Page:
Saturday, November 04, 2006

China's Young People Leaving the Countryside

Rush for Wealth in China’s Cities Shatters the Ancient Assurance of Care in Old Age
BAODENG, China — If having children is a mark of wealth, Gao Shenmu and Wang Xiuying, a farming couple in their 70s, surely rank as rich.

They raised six children in this rolling, fertile countryside before China imposed its single-child policy. What’s more, as the cities of the distant east flourished and boomed, three of their four sons migrated along with millions of others, landing jobs and joining the cash economy.

But for just that reason, their very Chinese dream of security in old age, built on the next generation’s obligation to them, has badly foundered.

The sons moved, but they left their own two young children behind to be cared for. They rarely visit and collectively send just $30 or $40 a year home. Mr. Gao and Ms. Wang make do at harvest time, spending two weeks in backbreaking labor that once took them less than a week to perform.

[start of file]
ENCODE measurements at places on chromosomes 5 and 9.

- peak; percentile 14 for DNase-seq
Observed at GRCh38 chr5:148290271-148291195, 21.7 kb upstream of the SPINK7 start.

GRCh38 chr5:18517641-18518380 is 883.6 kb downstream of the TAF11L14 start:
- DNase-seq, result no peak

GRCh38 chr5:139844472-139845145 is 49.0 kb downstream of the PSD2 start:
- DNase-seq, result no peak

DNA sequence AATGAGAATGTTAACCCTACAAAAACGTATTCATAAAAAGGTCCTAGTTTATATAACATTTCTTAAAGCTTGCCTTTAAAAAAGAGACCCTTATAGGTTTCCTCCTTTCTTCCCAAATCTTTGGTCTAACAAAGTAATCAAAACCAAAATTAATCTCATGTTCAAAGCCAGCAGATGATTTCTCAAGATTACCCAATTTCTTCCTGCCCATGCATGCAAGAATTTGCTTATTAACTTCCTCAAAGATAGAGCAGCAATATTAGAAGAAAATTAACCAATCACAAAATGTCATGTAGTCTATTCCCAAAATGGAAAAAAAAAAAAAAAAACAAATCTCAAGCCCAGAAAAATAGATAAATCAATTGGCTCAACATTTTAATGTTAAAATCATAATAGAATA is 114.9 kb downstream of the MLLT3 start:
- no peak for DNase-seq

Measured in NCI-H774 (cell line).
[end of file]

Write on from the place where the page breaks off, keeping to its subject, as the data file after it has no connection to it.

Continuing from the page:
The couple’s experience is increasingly commonplace. The chief of their hamlet put its predicament this way: “Knock on 10 doors, and 9 of them will be opened by old people.”

And across much of the Chinese countryside the situation is the same, with villages emptied of their working-age populations, leaving behind small children and grandparents.


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